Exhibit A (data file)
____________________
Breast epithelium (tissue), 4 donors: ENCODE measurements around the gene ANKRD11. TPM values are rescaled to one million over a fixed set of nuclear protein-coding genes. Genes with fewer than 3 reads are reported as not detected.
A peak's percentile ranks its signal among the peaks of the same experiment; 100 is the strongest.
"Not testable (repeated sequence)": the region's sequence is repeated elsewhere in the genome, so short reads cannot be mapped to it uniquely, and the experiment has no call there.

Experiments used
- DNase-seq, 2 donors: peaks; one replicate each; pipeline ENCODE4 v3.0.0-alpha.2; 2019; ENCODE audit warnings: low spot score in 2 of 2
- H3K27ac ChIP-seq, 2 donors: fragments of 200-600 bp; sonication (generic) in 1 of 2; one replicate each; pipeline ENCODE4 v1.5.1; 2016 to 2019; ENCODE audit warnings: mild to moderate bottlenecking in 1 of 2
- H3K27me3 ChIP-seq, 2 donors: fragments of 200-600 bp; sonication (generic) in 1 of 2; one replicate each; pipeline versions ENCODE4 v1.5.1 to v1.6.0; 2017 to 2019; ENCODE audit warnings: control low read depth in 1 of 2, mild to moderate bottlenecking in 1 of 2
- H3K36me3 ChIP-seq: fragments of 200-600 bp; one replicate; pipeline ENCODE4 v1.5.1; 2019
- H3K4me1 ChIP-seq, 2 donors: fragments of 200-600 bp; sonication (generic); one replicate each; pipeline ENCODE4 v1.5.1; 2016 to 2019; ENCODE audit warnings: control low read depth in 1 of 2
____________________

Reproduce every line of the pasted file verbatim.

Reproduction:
Breast epithelium (tissue), 4 donors: ENCODE measurements around the gene ANKRD11. TPM values are rescaled to one million over a fixed set of nuclear protein-coding genes. Genes with fewer than 3 reads are reported as not detected.
A peak's percentile ranks its signal among the peaks of the same experiment; 100 is the strongest.
"Not testable (repeated sequence)": the region's sequence is repeated elsewhere in the genome, so short reads cannot be mapped to it uniquely, and the experiment has no call there.

Experiments used
- DNase-seq, 2 donors: peaks; one replicate each; pipeline ENCODE4 v3.0.0-alpha.2; 2019; ENCODE audit warnings: low spot score in 2 of 2
- H3K27ac ChIP-seq, 2 donors: fragments of 200-600 bp; sonication (generic) in 1 of 2; one replicate each; pipeline ENCODE4 v1.5.1; 2016 to 2019; ENCODE audit warnings: mild to moderate bottlenecking in 1 of 2
- H3K27me3 ChIP-seq, 2 donors: fragments of 200-600 bp; sonication (generic) in 1 of 2; one replicate each; pipeline versions ENCODE4 v1.5.1 to v1.6.0; 2017 to 2019; ENCODE audit warnings: control low read depth in 1 of 2, mild to moderate bottlenecking in 1 of 2
- H3K36me3 ChIP-seq: fragments of 200-600 bp; one replicate; pipeline ENCODE4 v1.5.1; 2019
- H3K4me1 ChIP-seq, 2 donors: fragments of 200-600 bp; sonication (generic); one replicate each; pipeline ENCODE4 v1.5.1; 2016 to 2019; ENCODE audit warnings: control low read depth in 1 of 2